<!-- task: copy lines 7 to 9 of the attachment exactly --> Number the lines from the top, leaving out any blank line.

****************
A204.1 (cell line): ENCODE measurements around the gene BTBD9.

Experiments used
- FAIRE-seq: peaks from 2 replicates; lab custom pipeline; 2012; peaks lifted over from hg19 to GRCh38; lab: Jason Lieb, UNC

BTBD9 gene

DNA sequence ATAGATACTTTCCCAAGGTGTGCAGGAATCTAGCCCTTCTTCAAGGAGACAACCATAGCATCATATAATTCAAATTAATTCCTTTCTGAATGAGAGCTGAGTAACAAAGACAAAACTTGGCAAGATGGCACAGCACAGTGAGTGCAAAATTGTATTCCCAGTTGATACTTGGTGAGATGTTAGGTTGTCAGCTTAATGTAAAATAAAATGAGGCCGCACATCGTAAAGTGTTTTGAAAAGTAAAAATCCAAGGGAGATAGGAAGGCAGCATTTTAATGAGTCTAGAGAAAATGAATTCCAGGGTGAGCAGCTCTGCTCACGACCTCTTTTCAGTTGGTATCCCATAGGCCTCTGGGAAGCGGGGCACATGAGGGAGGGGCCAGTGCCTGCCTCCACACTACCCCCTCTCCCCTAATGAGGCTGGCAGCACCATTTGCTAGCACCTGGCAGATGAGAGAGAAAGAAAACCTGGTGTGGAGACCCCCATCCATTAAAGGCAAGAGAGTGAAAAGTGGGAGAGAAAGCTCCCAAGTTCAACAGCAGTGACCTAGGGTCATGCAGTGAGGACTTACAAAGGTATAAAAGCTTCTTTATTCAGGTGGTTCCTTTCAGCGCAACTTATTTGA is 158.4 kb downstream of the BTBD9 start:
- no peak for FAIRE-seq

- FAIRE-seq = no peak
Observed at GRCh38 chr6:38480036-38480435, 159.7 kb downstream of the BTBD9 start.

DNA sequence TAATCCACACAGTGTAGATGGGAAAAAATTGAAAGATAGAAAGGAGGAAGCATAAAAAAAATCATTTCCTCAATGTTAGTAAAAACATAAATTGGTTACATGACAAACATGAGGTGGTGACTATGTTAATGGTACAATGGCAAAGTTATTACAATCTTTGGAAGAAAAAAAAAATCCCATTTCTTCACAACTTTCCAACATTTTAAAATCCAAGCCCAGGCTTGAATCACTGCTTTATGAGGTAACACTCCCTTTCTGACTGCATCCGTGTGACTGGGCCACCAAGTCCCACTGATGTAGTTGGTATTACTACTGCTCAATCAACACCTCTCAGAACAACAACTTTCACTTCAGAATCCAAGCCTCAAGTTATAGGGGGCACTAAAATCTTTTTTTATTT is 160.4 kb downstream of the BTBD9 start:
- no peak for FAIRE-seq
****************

- FAIRE-seq = no peak
Observed at GRCh38 chr6:38480036-38480435, 159.7 kb downstream of the BTBD9 start.

DNA sequence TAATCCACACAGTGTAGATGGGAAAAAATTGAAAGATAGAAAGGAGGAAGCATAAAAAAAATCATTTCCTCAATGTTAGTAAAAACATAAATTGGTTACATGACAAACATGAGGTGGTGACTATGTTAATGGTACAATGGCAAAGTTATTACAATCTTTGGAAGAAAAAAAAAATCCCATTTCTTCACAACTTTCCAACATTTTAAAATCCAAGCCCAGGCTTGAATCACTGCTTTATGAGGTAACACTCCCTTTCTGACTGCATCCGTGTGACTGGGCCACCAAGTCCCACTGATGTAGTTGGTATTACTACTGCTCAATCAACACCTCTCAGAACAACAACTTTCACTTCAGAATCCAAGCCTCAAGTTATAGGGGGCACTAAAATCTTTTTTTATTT is 160.4 kb downstream of the BTBD9 start: